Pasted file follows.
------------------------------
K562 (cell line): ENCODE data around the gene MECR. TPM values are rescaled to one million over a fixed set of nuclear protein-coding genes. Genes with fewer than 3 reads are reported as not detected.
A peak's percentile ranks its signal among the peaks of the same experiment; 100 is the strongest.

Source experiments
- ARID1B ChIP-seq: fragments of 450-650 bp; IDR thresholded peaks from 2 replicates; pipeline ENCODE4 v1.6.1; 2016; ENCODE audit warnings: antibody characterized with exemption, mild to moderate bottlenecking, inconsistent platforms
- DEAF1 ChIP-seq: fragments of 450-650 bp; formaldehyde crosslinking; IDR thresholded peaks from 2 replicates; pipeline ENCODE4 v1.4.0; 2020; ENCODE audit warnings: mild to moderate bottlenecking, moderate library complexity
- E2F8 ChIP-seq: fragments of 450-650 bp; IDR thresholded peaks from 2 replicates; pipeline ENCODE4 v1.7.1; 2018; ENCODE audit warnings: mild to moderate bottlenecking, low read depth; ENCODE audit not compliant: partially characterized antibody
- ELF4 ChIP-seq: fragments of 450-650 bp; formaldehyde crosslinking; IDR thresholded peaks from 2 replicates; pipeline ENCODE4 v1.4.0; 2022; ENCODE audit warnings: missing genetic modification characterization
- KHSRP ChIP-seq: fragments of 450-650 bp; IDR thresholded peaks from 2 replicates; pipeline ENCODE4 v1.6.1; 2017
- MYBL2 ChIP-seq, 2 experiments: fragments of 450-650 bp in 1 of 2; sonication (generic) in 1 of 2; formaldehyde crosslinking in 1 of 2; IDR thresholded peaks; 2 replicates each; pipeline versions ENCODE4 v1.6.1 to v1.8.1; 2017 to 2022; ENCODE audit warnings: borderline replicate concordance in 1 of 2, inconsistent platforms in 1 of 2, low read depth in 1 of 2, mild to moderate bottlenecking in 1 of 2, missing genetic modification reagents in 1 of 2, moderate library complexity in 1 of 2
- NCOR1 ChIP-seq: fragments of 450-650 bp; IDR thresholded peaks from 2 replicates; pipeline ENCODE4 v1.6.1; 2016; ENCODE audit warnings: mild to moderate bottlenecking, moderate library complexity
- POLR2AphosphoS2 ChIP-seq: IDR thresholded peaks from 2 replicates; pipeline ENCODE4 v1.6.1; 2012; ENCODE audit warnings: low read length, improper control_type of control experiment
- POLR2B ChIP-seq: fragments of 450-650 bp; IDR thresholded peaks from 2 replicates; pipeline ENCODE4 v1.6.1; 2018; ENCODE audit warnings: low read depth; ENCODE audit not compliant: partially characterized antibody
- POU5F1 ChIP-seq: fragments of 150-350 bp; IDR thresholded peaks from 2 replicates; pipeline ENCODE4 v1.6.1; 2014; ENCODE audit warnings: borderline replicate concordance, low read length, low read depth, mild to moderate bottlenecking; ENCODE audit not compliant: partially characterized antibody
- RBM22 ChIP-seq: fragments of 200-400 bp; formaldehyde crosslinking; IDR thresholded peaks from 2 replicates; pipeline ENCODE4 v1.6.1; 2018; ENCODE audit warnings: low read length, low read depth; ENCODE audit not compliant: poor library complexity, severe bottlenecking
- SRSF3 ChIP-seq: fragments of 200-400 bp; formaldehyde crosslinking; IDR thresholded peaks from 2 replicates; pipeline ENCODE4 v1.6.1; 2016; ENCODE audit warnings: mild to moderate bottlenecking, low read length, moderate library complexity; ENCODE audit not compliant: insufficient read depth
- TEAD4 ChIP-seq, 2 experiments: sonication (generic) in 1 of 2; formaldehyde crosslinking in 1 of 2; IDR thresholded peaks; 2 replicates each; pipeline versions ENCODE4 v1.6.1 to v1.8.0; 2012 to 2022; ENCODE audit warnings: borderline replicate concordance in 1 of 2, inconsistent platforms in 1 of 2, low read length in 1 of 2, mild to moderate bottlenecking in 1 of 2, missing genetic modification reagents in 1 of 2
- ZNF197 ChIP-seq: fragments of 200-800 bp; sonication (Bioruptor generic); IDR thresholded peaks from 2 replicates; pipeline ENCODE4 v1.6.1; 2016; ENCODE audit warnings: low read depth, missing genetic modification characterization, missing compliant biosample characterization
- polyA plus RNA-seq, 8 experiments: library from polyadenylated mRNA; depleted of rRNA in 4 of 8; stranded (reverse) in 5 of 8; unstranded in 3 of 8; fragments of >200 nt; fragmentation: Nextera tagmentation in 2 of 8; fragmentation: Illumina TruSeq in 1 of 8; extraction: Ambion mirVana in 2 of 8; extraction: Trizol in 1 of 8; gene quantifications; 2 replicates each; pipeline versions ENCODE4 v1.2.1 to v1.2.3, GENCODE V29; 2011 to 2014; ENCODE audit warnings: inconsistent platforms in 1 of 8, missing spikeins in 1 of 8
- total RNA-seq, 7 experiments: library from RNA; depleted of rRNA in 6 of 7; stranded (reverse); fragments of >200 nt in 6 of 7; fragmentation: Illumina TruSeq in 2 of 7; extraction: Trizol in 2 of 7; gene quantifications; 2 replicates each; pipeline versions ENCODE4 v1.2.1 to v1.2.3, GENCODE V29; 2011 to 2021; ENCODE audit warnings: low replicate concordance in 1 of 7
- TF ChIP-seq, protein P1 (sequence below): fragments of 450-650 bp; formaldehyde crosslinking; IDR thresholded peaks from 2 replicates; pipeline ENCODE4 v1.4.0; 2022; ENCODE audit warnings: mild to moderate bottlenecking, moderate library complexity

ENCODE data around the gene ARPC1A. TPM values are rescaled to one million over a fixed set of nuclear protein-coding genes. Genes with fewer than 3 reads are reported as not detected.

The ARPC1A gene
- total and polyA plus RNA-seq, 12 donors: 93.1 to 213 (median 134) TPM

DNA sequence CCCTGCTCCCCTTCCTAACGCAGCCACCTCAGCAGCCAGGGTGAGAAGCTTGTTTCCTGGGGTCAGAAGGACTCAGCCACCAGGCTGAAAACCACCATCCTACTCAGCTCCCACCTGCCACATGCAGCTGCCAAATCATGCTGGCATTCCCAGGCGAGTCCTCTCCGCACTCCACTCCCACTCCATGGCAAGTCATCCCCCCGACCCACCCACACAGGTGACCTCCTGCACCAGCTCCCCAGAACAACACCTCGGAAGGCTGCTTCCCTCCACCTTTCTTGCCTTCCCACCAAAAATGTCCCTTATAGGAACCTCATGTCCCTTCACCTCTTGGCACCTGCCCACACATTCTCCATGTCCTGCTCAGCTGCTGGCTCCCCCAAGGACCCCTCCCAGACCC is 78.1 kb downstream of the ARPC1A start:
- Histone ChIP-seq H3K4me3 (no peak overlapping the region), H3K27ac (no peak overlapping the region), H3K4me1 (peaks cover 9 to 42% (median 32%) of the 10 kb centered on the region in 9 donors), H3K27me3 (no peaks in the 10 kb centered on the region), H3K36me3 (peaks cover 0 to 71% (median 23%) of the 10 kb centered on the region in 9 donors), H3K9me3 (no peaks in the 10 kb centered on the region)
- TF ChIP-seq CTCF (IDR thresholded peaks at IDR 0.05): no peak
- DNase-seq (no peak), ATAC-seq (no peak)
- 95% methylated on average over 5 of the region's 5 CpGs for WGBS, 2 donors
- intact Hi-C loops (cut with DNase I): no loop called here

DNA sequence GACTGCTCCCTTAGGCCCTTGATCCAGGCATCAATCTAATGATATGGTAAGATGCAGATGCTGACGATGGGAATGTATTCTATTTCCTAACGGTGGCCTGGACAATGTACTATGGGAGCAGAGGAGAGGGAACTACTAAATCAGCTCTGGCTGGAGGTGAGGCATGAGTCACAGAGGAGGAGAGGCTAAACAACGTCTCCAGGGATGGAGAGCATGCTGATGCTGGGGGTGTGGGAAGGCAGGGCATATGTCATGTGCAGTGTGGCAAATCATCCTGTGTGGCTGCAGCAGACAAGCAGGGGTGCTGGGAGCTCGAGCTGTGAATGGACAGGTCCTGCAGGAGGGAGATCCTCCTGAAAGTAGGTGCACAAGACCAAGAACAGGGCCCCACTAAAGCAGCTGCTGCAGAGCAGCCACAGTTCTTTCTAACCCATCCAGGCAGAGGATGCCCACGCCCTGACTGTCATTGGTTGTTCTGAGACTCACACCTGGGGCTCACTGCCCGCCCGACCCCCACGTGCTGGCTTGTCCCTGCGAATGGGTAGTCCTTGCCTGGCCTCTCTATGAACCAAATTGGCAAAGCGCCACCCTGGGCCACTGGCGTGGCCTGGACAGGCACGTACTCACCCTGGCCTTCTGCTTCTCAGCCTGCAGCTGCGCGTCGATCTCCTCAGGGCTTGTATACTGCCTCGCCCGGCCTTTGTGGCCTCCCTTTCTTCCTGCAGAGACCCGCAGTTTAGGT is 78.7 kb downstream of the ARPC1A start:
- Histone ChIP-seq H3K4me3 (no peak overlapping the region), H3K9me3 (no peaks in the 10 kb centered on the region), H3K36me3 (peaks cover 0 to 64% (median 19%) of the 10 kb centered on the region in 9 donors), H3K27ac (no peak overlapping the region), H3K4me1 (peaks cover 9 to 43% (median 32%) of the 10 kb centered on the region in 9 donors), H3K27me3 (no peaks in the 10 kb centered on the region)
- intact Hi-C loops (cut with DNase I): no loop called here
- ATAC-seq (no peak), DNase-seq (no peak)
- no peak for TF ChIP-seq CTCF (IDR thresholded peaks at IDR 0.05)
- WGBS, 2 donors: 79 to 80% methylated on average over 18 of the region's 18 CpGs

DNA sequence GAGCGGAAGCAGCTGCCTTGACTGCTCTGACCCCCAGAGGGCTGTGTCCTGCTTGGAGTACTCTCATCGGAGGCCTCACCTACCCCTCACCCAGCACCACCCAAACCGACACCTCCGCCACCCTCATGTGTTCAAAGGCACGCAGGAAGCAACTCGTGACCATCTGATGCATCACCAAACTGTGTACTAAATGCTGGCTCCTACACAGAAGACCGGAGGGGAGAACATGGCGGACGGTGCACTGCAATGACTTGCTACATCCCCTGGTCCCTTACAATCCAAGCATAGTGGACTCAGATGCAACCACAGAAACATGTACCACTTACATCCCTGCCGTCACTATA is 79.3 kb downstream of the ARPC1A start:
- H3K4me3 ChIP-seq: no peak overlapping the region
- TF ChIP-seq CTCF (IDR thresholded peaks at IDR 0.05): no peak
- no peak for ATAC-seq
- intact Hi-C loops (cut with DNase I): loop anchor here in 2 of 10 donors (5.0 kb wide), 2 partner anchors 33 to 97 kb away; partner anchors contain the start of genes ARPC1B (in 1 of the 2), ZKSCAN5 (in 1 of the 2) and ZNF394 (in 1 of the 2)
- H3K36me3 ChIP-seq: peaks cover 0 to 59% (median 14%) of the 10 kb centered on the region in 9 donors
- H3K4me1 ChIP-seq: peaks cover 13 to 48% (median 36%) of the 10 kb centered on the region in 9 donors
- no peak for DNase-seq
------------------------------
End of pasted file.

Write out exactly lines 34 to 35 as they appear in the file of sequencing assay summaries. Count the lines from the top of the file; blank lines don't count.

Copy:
- no peak for TF ChIP-seq CTCF (IDR thresholded peaks at IDR 0.05)
- WGBS, 2 donors: 79 to 80% methylated on average over 18 of the region's 18 CpGs